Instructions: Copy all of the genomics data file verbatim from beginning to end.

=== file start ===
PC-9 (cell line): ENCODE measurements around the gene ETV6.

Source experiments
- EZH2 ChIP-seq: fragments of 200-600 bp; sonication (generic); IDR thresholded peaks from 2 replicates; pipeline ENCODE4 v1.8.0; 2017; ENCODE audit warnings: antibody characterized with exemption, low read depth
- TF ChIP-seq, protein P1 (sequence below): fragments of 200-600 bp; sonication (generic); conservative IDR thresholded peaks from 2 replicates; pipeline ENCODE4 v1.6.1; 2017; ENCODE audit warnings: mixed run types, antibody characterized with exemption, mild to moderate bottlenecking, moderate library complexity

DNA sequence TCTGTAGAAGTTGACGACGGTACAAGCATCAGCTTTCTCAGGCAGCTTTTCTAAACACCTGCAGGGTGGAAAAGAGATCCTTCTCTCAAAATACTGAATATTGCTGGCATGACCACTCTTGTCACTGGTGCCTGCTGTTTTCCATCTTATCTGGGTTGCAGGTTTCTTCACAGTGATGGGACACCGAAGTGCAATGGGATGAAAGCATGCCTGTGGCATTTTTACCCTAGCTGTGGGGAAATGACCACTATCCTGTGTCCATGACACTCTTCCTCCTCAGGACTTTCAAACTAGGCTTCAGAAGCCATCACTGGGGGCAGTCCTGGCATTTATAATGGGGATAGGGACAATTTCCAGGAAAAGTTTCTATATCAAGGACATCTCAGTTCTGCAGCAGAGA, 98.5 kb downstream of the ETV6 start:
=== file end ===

PC-9 (cell line): ENCODE measurements around the gene ETV6.

Source experiments
- EZH2 ChIP-seq: fragments of 200-600 bp; sonication (generic); IDR thresholded peaks from 2 replicates; pipeline ENCODE4 v1.8.0; 2017; ENCODE audit warnings: antibody characterized with exemption, low read depth
- TF ChIP-seq, protein P1 (sequence below): fragments of 200-600 bp; sonication (generic); conservative IDR thresholded peaks from 2 replicates; pipeline ENCODE4 v1.6.1; 2017; ENCODE audit warnings: mixed run types, antibody characterized with exemption, mild to moderate bottlenecking, moderate library complexity

DNA sequence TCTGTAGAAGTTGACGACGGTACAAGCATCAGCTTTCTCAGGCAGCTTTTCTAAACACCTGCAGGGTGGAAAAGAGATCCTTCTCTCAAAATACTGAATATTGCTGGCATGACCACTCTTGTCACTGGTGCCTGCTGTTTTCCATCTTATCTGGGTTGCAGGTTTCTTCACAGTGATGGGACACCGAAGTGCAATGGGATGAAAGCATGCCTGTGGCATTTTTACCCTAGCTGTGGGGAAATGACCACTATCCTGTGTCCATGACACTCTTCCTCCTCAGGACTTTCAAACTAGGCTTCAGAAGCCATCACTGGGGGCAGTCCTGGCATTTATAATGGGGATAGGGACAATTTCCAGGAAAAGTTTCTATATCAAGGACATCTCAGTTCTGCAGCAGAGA, 98.5 kb downstream of the ETV6 start: